Seokhee Hong


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SQuARe: A Large-Scale Dataset of Sensitive Questions and Acceptable Responses Created through Human-Machine Collaboration
Hwaran Lee | Seokhee Hong | Joonsuk Park | Takyoung Kim | Meeyoung Cha | Yejin Choi | Byoungpil Kim | Gunhee Kim | Eun-Ju Lee | Yong Lim | Alice Oh | Sangchul Park | Jung-Woo Ha
Proceedings of the 61st Annual Meeting of the Association for Computational Linguistics (Volume 1: Long Papers)

The potential social harms that large language models pose, such as generating offensive content and reinforcing biases, are steeply rising. Existing works focus on coping with this concern while interacting with ill-intentioned users, such as those who explicitly make hate speech or elicit harmful responses. However, discussions on sensitive issues can become toxic even if the users are well-intentioned. For safer models in such scenarios, we present the Sensitive Questions and Acceptable Response (SQuARe) dataset, a large-scale Korean dataset of 49k sensitive questions with 42k acceptable and 46k non-acceptable responses. The dataset was constructed leveraging HyperCLOVA in a human-in-the-loop manner based on real news headlines. Experiments show that acceptable response generation significantly improves for HyperCLOVA and GPT-3, demonstrating the efficacy of this dataset.

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KoSBI: A Dataset for Mitigating Social Bias Risks Towards Safer Large Language Model Applications
Hwaran Lee | Seokhee Hong | Joonsuk Park | Takyoung Kim | Gunhee Kim | Jung-woo Ha
Proceedings of the 61st Annual Meeting of the Association for Computational Linguistics (Volume 5: Industry Track)

Large language models (LLMs) not only learn natural text generation abilities but also social biases against different demographic groups from real-world data. This poses a critical risk when deploying LLM-based applications. Existing research and resources are not readily applicable in South Korea due to the differences in language and culture, both of which significantly affect the biases and targeted demographic groups. This limitation requires localized social bias datasets to ensure the safe and effective deployment of LLMs. To this end, we present KosBi, a new social bias dataset of 34k pairs of contexts and sentences in Korean covering 72 demographic groups in 15 categories. We find that through filtering-based moderation, social biases in generated content can be reduced by 16.47%p on average for HyperClova (30B and 82B), and GPT-3.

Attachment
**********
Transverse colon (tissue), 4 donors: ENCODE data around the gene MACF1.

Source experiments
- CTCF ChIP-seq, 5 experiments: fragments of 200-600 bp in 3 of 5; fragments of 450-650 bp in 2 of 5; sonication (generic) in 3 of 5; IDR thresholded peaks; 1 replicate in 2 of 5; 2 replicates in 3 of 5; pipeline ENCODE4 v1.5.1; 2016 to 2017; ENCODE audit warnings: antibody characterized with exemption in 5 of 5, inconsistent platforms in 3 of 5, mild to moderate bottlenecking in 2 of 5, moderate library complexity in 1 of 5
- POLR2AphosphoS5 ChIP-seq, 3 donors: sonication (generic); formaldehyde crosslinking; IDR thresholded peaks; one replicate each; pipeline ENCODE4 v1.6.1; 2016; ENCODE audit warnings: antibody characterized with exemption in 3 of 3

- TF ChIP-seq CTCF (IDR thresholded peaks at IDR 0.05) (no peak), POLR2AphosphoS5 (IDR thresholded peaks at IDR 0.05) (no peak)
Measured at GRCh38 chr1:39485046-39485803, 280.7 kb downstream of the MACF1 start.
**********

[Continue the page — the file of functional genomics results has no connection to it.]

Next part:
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How Robust are Fact Checking Systems on Colloquial Claims?
Byeongchang Kim | Hyunwoo Kim | Seokhee Hong | Gunhee Kim
Proceedings of the 2021 Conference of the North American Chapter of the Association for Computational Linguistics: Human Language Technologies

Knowledge is now starting to power neural dialogue agents. At the same time, the risk of misinformation and disinformation from dialogue agents also rises. Verifying the veracity of information from formal sources are widely studied in computational fact checking. In this work, we ask: How robust are fact checking systems on claims in colloquial style? We aim to open up new discussions in the intersection of fact verification and dialogue safety. In order to investigate how fact checking systems behave on colloquial claims, we transfer the styles of claims from FEVER (Thorne et al., 2018) into colloquialism. We find that existing fact checking systems that perform well on claims in formal style significantly degenerate on colloquial claims with the same semantics. Especially, we show that document retrieval is the weakest spot in the system even vulnerable to filler words, such as “yeah” and “you know”. The document recall of WikiAPI retriever (Hanselowski et al., 2018) which is 90.0% on FEVER, drops to 72.2% on the colloquial claims. We compare the characteristics of colloquial claims to those of claims in formal style, and demonstrate the challenging issues in them.